Many hagwons also cater to Kindergarten students. These students will be four to six years old, maybe even younger. As you might expect these classes involve a lot of games, songs, art type projects and story telling.  With younger students you will use a lot of flashcards and they will learn largely by repeating what you say and by singing songs and playing games. Students will often understand your meaning without actually understanding your vocabulary. You will find that your tone of voice becomes exaggerated and that you talk slowly and clearly. This will be most apparent to anyone you talk to from home on the phone! More advanced students will understand key vocabulary and you will be working to build on that and to enhance their English communication skills. A good tip is to never underestimate the power of hand gestures and acting. The students’ Korean names will be very difficult to remember however, this is not usually a problem as most schools advocate giving students English names. If you have a new class you may have the privilege of naming them.


Your Colleagues

Some of the staff at your school may not have a high level of English competency. Some may not speak English at all. Some may speak English but may be too shy to speak it in front of you in case they make a mistake. While the majority of staff at a school will have a high enough level of English to communicate with you well there will be instances where misunderstandings occur. In general though you will find your colleagues to be friendly, approachable and eager to help.  You and a Korean teacher are responsible for each class.  Since they know the students better than you please ask them for hints and tips on how to work with each class.  Ask them what your class responds to best.  Some classes respond best to a calm, structured environment while for others you will need to create an interactive, high energy lesson plan to keep them interested.  Please do not be afraid to approach your Korean co-worker for ideas, help and advice.  Remember that what works with one class may not necessarily work with another class of students of a similar age or ability.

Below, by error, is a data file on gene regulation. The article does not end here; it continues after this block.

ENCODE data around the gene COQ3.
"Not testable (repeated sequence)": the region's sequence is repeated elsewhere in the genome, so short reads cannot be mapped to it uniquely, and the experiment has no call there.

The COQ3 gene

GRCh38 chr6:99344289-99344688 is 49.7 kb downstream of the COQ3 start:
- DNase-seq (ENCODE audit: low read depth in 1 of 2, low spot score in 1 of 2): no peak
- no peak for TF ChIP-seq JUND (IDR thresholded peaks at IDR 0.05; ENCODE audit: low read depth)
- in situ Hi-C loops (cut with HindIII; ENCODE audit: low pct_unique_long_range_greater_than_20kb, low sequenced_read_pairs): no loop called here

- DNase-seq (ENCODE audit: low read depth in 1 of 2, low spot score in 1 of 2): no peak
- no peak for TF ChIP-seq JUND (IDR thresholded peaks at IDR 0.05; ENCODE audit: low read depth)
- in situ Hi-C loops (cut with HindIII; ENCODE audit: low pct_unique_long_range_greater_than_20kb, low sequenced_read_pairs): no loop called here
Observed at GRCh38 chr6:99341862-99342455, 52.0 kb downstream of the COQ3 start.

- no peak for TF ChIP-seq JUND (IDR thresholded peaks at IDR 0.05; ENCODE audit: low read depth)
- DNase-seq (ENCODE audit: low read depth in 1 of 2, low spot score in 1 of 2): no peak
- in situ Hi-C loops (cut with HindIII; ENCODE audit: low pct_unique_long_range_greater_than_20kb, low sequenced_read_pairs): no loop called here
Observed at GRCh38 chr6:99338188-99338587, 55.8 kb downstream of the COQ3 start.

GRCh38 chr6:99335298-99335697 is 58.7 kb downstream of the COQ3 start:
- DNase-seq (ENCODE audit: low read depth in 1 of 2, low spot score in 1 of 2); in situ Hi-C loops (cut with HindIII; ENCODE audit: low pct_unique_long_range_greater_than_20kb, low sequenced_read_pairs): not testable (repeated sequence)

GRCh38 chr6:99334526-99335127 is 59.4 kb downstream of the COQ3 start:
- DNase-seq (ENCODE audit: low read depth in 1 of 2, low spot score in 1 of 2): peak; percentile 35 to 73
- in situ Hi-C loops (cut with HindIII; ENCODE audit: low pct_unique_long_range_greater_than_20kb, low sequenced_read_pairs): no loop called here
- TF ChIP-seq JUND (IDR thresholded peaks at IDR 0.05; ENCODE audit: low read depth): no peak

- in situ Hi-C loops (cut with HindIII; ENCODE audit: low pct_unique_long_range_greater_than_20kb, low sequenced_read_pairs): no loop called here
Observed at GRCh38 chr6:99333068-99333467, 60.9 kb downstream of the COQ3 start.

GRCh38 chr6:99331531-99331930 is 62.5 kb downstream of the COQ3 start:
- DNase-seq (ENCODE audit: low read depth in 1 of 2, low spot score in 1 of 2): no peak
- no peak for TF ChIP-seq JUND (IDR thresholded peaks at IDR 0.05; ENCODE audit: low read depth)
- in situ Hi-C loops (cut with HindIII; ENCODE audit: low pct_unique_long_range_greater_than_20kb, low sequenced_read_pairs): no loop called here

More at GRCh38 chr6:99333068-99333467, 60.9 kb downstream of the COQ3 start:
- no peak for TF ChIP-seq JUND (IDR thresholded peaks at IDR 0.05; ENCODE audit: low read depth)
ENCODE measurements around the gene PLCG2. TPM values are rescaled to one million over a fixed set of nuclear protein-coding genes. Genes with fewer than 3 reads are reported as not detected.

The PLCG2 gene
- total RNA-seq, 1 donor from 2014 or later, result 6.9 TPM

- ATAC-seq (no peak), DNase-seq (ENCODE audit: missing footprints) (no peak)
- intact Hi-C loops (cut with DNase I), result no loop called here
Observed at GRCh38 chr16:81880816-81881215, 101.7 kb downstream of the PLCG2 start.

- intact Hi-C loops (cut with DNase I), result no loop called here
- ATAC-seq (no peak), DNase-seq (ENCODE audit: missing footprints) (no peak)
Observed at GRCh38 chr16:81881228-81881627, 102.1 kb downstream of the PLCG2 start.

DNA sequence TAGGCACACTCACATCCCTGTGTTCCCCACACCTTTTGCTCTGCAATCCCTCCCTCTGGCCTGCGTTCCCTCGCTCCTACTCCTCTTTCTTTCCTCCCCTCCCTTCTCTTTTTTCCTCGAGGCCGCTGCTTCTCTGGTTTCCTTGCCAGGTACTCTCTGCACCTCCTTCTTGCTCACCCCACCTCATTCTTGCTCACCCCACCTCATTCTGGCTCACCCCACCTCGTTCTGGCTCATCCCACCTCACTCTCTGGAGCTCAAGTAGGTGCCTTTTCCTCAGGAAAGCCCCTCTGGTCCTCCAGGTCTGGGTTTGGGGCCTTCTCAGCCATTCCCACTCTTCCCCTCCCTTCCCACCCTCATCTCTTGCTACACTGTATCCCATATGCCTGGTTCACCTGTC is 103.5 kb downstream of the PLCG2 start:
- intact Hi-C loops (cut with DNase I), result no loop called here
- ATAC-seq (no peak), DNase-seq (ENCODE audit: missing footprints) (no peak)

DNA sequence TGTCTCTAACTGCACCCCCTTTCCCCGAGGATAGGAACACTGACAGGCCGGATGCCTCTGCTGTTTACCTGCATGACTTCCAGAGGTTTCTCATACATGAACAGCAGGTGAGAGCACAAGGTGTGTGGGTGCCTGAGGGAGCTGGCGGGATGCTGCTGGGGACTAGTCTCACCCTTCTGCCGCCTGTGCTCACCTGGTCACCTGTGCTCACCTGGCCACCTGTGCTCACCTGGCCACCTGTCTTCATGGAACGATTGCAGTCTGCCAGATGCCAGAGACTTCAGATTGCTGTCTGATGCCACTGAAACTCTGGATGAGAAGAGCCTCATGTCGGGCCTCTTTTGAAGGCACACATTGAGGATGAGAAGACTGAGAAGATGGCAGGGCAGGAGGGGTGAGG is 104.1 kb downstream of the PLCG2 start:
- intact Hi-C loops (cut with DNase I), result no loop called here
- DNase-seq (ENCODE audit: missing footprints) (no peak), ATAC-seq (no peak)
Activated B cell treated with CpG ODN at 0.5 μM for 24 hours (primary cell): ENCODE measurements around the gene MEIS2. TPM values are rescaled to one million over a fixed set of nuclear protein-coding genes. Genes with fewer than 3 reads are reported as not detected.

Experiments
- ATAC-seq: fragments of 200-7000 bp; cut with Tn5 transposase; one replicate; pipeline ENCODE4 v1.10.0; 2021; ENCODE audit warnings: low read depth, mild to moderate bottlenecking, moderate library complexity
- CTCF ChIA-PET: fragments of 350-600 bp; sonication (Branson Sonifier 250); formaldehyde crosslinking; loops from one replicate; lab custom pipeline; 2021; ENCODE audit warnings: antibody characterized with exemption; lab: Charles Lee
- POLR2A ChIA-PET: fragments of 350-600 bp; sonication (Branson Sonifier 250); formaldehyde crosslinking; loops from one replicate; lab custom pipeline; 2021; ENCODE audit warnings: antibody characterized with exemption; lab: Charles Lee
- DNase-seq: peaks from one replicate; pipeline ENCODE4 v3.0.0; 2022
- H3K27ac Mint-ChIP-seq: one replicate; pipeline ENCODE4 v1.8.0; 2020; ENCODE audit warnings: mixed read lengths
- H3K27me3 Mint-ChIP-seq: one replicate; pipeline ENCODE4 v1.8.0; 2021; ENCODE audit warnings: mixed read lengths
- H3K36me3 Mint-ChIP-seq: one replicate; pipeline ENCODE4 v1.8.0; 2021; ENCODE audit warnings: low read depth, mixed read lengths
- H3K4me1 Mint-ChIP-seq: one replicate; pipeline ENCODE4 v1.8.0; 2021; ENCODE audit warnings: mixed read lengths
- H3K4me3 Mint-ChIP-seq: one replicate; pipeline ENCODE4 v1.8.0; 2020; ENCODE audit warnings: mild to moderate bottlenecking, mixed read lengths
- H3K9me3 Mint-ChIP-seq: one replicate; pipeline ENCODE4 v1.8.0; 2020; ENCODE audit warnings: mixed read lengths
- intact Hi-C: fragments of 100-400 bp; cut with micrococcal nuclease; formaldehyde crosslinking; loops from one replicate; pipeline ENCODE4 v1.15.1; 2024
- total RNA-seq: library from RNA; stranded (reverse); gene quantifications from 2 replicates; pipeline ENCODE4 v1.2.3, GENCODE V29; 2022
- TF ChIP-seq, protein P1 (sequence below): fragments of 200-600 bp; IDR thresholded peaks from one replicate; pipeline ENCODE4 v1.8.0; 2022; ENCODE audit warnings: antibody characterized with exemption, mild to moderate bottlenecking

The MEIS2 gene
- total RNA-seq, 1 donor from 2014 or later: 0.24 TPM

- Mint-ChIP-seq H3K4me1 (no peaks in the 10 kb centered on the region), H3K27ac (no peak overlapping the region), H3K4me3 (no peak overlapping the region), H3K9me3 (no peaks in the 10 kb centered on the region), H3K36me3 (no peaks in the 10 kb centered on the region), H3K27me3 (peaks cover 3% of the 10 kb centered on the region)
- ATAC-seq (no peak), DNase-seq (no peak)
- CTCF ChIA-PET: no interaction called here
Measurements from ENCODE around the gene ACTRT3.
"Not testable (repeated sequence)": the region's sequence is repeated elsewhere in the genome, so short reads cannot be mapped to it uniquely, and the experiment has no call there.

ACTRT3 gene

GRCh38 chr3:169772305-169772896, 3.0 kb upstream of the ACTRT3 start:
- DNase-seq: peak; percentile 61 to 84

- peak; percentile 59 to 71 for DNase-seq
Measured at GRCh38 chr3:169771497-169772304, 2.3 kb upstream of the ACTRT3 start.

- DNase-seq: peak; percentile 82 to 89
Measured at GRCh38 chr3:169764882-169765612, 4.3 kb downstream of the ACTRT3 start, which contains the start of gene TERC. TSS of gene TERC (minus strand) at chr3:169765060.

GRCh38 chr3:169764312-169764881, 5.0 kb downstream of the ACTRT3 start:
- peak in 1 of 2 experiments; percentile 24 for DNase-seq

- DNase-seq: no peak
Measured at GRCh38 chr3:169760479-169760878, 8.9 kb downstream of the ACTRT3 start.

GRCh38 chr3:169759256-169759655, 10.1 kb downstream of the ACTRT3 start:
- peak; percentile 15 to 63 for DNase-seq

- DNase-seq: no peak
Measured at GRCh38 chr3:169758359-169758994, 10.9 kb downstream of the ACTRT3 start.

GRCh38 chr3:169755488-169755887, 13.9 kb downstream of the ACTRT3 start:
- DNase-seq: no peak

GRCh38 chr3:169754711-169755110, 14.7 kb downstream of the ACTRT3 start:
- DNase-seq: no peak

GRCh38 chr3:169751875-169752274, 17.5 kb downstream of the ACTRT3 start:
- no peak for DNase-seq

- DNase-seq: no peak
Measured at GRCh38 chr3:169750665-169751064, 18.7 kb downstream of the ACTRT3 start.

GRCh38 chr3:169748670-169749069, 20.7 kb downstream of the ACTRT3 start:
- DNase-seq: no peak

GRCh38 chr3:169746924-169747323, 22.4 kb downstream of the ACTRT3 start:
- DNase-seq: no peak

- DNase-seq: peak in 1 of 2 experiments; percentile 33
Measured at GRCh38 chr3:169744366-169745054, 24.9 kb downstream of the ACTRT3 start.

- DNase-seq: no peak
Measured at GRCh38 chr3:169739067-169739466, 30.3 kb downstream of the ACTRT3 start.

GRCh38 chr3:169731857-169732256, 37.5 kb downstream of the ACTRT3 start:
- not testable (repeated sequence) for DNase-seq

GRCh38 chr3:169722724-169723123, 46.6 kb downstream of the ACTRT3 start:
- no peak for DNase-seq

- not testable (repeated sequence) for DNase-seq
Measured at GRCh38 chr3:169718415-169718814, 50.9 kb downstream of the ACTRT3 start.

Useful Links

Check out these websites for ideas on how you can make your lessons more interesting.  If you have a particular topic in mind search online for ESL materials and the name of your topic.  From complete lesson plans to pictures to print out and colour in you'll find a huge amount online.      



ESL Galaxy

ESL Printables

Using English


Top Tips!

A good tip is to always keep a 'back up' in your class folder.  If your class gets through your pre-planned material too quickly or if they are becoming bored and disinterested it's always good to have a back up!  For younger classes print out something relevant they can colour or just having plain paper they can draw on, works really well.  Help them practice the vocabulary they are learning i.e. draw a big house, with blue windows and a red door, or draw a small pizza, large pink cake etc.  For older students word searches or other puzzles work well.    And remember to Smile!  If you are enjoying your class, your students will too.  Teaching in Korea is daunting at first.  It will take you a couple of weeks to get to know your students and to find out what they respond to.  No two classes are the same.  Once you get to know your students you will find work a lot easier and lot more enjoyable. Teaching will become second nature. 

Happy Teaching!!


Add To This Page!!

Got a Top Tip?  Something that works well for you in class or a link to a useful website? Please let us know. We'd love to post your ideas on this page and pass them on to other teachers in Korea whether they are just starting out or are in need of a little inspiration.  Please email any contributions to info@flying-cows.com